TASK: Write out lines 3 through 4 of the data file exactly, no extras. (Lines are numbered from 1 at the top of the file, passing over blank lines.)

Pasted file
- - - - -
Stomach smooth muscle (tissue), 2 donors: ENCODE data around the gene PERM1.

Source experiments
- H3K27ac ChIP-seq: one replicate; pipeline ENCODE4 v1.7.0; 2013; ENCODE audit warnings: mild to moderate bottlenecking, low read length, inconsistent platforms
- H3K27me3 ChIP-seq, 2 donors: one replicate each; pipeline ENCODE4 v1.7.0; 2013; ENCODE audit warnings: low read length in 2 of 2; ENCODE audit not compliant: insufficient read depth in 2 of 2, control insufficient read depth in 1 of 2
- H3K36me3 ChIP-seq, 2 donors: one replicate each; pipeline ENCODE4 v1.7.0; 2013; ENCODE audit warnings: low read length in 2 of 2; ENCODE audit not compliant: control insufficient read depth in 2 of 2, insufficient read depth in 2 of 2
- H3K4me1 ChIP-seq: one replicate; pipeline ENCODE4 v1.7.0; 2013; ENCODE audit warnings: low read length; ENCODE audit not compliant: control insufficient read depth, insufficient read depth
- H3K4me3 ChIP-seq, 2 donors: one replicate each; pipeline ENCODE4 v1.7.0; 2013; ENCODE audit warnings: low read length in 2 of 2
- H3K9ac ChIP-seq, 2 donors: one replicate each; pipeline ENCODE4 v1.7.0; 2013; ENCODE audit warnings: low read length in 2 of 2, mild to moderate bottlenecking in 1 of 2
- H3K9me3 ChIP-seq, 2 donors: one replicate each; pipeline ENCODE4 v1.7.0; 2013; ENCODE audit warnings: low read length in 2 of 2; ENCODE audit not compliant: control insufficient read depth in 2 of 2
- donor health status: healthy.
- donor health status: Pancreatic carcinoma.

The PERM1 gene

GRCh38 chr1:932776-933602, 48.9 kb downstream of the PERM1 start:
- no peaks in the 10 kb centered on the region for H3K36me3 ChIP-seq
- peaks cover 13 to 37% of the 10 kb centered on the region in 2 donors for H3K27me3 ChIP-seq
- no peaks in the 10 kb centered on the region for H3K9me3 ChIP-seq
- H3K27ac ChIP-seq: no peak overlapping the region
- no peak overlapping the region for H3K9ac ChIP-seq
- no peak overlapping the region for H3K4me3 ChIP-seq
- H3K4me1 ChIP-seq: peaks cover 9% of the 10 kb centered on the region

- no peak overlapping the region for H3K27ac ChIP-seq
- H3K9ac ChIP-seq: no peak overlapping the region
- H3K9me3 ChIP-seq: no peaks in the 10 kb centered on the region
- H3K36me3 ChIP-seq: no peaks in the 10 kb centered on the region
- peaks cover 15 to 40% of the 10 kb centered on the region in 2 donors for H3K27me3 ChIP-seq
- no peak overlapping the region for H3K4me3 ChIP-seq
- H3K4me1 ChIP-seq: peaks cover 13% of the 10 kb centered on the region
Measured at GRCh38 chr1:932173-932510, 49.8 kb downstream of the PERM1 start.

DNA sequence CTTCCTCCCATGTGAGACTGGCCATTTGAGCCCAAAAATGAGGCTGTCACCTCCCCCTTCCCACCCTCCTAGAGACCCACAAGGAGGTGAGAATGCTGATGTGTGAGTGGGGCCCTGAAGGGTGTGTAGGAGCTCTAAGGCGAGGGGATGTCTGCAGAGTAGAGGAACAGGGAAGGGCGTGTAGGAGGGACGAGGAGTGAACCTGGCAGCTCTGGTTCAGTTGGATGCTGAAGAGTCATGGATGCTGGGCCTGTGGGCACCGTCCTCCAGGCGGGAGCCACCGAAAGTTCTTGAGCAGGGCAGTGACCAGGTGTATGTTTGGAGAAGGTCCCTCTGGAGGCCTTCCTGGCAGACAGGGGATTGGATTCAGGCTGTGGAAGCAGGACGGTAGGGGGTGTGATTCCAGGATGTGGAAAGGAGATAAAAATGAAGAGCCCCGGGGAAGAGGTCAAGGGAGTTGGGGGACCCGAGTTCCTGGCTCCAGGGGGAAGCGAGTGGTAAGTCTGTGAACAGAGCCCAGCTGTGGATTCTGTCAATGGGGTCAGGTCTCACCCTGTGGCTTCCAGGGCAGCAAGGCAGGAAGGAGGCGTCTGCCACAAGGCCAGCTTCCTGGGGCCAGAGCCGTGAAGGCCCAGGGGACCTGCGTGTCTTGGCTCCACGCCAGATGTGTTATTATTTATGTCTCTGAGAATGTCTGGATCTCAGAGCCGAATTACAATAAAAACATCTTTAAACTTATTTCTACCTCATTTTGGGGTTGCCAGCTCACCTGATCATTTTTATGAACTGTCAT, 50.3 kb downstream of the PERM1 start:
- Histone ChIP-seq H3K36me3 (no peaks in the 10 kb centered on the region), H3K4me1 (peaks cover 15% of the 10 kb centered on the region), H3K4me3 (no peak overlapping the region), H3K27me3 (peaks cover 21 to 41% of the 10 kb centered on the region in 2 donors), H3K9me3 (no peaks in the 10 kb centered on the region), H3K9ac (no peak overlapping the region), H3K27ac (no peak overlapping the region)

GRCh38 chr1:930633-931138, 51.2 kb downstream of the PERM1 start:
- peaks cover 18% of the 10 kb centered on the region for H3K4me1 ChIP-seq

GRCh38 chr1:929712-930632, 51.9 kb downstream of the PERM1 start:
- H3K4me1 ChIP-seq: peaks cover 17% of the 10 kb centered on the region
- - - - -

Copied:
- H3K27ac ChIP-seq: one replicate; pipeline ENCODE4 v1.7.0; 2013; ENCODE audit warnings: mild to moderate bottlenecking, low read length, inconsistent platforms
- H3K27me3 ChIP-seq, 2 donors: one replicate each; pipeline ENCODE4 v1.7.0; 2013; ENCODE audit warnings: low read length in 2 of 2; ENCODE audit not compliant: insufficient read depth in 2 of 2, control insufficient read depth in 1 of 2